Shinzo Abe Photograph:( Reuters )
Shinzo Abe has urged Japanese companies to build 2,000 ventilators. However, this will seemingly add to an already existing unused stock of 4,700 ventilators in hospitals.
Japanese Prime Minister Shinzo Abe has pledged to build and provide 2,000 new ventilators to help coronavirus patients and hospitals.
However, the government officials and health experts say they might not need these many ventilators, as only around 5% of seriously ill coronavirus patients have had to be out on ventilators in Japan.
Abe has urged Japanese companies to build 2,000 ventilators. However, this will seemingly add to an already existing unused stock of 4,700 ventilators in hospitals. A further 8,300 are deployed in critical care units, of which only a fraction are used to keep COVID-19 patients alive.
The industry industry experts have claimed that Japan's small-scale ventilator manufacturers will not be able to produce more than few dozen ventilators a month, in comparison to their usual manufacturing. Health officials, too, feel that as almost all their ventilators are purchased overseas, the hospitals likely have enough.
"It is probably more than Japan needs now," said Akihisa Maeda, an official at the Ministry of Health, Welfare and Labour who is responsible for medical device policy, about the number of ventilators. However, she also stated that Japan doesn't have enough qualified officials to operate the ventilators.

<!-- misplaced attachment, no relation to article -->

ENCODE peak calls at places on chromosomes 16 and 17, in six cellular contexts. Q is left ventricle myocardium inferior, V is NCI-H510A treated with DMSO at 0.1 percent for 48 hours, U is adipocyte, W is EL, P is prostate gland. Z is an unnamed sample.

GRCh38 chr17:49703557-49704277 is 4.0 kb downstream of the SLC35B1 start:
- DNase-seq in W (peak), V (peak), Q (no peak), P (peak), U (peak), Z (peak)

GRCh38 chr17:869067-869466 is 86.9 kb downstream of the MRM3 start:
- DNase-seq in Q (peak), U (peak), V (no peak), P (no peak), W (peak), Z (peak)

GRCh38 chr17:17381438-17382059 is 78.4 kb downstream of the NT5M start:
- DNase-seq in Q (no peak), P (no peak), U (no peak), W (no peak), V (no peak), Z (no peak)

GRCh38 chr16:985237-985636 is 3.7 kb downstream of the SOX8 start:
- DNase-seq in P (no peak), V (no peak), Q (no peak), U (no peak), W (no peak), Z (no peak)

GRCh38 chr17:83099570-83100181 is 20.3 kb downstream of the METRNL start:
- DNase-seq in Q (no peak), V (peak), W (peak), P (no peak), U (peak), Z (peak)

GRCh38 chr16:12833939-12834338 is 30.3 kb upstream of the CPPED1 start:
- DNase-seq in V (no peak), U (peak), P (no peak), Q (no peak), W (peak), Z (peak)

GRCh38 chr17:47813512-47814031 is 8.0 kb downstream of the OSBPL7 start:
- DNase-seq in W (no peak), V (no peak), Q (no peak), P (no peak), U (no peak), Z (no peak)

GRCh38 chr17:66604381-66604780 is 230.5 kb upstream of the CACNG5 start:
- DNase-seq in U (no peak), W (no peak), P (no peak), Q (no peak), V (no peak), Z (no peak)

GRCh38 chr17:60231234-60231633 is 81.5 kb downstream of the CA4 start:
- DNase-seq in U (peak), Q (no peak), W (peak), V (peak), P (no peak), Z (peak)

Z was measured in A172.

The decision of Japanese PM is being seen as a move to bring back manufacturing to Japan, and reduce the import dependency on China. Japan is also offering firms money to shift production of face masks and other products from China.
The same is being followed to reduce imports from the US and Europe. "It's a matter of national security. The coronavirus outbreak has shown that," said Health Minister.
However, what ventilator manufacturers are concerned about is availability of technicians, manpower and few components that are mainly available overseas.
"My first thought was, it's going to be tough to get the parts," said Akikazu Endo, sales and marketing manager at ventilator maker Sanko Manufacturing, about the government's plan.
At its small plant next to a vegetable field, Sanko is making coronavirus ventilators with parts from human anaesthesia machines and ventilators designed for cats and dogs. The manufacturer proposed to build 300, a jump of 270, but later scaled back to 50 due to the underlying issues of tough availability of small parts and less manpower.